After more than four decades in power, on May 5, the Alberta Progressive Conservative Party was reduced to third-party status with just 10 seats as the pro-abortion NDP won a 53-seat majority and the Wildrose Party surged to second place with 21 MLAs.
Jim Prentice, who was both pro-abortion and pro-gay rights, was selected PC leader last fall and became the province’s premier. Although he won his seat, he immediately resigned as both leader and MLA, creating what some social conservatives hope will be a chance to reunite the right in Alberta. As former Wildrose leader Danielle Smith noted, the combined PC-Wildrose vote exceeded 50 per cent and therefore probably would have defeated the NDP and won a majority if it were not divided.
Wildrose had 17 MLAs after the 2012 election although all but four would eventually bolt to the governing Tories. Last month, under the leadership of former MP Brian Jean, they won 21 seats, returning them as official opposition. Jean was rated as pro-life and pro-family by Campaign Life Coalition, scoring a perfect 13 for 13 on votes and actions rated by the national pro-life group. In the Alberta election, Wildrose avoided moral issues.
Indeed, moral issues were not raised in the campaign which focused on Prentice’s budget, delivered in March, which raised taxes and froze spending in areas such as health care and education. NDP leader Rachel Notley appeared congenial and non-threatening, running a mostly issue-free campaign, other than raising royalties in the oil industry.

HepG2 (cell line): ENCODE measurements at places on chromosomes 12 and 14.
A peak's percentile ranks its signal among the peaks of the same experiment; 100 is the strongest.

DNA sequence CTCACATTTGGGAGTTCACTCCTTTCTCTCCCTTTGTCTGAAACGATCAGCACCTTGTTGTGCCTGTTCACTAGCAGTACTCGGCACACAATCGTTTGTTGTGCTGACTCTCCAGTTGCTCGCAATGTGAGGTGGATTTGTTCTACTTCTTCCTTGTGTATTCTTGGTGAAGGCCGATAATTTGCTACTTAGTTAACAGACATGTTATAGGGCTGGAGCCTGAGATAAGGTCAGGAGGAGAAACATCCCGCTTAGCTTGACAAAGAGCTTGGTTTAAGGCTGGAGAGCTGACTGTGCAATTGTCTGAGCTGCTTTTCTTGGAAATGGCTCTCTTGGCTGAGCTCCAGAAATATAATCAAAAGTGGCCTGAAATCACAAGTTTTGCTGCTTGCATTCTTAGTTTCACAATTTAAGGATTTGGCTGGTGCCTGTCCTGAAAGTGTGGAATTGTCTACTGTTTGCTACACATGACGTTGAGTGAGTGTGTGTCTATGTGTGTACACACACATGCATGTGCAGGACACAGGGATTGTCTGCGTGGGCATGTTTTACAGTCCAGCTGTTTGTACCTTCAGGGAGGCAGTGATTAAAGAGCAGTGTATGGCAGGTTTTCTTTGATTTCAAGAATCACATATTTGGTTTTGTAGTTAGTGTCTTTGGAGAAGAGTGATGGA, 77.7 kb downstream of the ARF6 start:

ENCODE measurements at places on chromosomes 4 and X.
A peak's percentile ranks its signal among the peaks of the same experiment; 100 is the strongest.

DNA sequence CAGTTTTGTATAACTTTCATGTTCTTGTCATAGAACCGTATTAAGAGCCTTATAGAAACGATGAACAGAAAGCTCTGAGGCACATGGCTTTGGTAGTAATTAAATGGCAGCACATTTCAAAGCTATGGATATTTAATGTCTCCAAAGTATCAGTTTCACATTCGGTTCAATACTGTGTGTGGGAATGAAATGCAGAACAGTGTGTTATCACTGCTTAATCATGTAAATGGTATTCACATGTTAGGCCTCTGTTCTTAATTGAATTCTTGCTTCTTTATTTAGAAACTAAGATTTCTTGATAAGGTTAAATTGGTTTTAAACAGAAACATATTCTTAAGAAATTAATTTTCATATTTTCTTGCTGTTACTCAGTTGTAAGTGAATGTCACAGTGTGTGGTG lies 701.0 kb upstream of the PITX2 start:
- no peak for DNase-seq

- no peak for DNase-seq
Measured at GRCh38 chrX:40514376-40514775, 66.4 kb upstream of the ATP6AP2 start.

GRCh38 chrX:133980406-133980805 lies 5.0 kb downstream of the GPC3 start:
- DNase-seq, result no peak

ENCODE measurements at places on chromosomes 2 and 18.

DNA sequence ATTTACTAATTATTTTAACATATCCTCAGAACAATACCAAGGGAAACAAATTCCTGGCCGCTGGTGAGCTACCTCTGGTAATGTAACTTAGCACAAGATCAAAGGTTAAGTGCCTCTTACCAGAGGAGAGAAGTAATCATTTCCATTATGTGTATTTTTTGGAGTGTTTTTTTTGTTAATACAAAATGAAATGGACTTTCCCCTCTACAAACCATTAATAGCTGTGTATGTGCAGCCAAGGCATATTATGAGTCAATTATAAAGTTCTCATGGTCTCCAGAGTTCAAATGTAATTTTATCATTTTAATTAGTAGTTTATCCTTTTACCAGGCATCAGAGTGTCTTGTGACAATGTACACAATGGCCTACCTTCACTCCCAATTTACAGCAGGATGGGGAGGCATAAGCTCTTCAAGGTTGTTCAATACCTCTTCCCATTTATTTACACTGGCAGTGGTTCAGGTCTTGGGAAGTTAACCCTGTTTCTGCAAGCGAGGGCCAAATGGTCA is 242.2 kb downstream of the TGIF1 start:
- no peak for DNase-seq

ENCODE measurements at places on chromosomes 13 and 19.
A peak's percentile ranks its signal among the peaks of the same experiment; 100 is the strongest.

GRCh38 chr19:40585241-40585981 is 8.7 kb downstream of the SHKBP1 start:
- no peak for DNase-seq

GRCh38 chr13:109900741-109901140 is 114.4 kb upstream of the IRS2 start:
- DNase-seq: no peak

Last fall, Prentice introduced legislation which would have made it easier to create gay-straight alliances in schools but withdrew it after some gay activists expressed concern that it still did too much to protect the parental rights for those opposed to lessons that seemed to promote homosexuality and transgenderism. Wildrose did not raise the issue during the campaign. Notley’s NDP supported the Prentice bill, but are expected to water down the parental rights provisions.
Julius Yankowski, president of Campaign Life Coalition Alberta and former MLA for Edmonton, told LifeSitenews, “I guess all the parties agree now … They are all for everything—gay straight alliances, same-sex ‘marriage’, and abortion.” This is disappointing to CLC as Wildrose was founded as a conservative alternative to the provincial Tories, and one of the co-founders was the late Link Byfield, a noted pro-lifer. Yankowski explained that after several impolitic social conservative comments were blamed for sinking the Wildrose’s chances in 2012, they have been paranoid about any moral issue coming up. The party turfed one Calgary candidate, ostensibly over a seven-year-old blog post defending the right of a Christian church to not hold a gay pride event.
LifeSiteNews reported that “in 2010 the NDP issued a report complaining that abortions were not performed in enough communities,” which the online pro-life news service said, “raises the possibility the NDP would set up clinics or hire abortionists for outlying communities.”
Yankowski said that 80 per cent of the NDP caucus is “staunchly pro-abortion,” although that probably undersells their pro-abortion stance.
Meanwhile, the Tories turned to MLA Ric McIver, a former leadership contender and former Calgary city councillor, who has some social conservative inclinations.
One veteran conservative activist from the province said it was too early to speculate about whether the Progressive Conservative and Wildrose parties would unite, but said that it would be a mistake for either party to ignore the socially conservative base in large parts of the province.